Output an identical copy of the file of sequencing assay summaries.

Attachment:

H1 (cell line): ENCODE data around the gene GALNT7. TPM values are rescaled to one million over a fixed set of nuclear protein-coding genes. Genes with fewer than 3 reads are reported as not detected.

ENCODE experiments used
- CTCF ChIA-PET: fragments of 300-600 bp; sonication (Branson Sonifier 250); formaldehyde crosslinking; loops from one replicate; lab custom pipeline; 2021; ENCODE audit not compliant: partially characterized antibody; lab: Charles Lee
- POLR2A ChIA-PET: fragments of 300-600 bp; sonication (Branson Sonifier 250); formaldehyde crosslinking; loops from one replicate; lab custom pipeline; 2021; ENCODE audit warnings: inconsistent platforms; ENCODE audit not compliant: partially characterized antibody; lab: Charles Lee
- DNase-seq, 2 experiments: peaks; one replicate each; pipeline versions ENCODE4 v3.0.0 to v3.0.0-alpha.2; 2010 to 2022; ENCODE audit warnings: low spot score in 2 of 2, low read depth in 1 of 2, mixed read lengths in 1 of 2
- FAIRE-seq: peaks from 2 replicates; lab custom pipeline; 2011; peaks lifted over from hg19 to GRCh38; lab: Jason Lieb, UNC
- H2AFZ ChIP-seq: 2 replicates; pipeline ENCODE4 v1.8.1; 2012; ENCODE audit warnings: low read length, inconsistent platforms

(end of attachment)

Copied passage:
H1 (cell line): ENCODE data around the gene GALNT7. TPM values are rescaled to one million over a fixed set of nuclear protein-coding genes. Genes with fewer than 3 reads are reported as not detected.

ENCODE experiments used
- CTCF ChIA-PET: fragments of 300-600 bp; sonication (Branson Sonifier 250); formaldehyde crosslinking; loops from one replicate; lab custom pipeline; 2021; ENCODE audit not compliant: partially characterized antibody; lab: Charles Lee
- POLR2A ChIA-PET: fragments of 300-600 bp; sonication (Branson Sonifier 250); formaldehyde crosslinking; loops from one replicate; lab custom pipeline; 2021; ENCODE audit warnings: inconsistent platforms; ENCODE audit not compliant: partially characterized antibody; lab: Charles Lee
- DNase-seq, 2 experiments: peaks; one replicate each; pipeline versions ENCODE4 v3.0.0 to v3.0.0-alpha.2; 2010 to 2022; ENCODE audit warnings: low spot score in 2 of 2, low read depth in 1 of 2, mixed read lengths in 1 of 2
- FAIRE-seq: peaks from 2 replicates; lab custom pipeline; 2011; peaks lifted over from hg19 to GRCh38; lab: Jason Lieb, UNC
- H2AFZ ChIP-seq: 2 replicates; pipeline ENCODE4 v1.8.1; 2012; ENCODE audit warnings: low read length, inconsistent platforms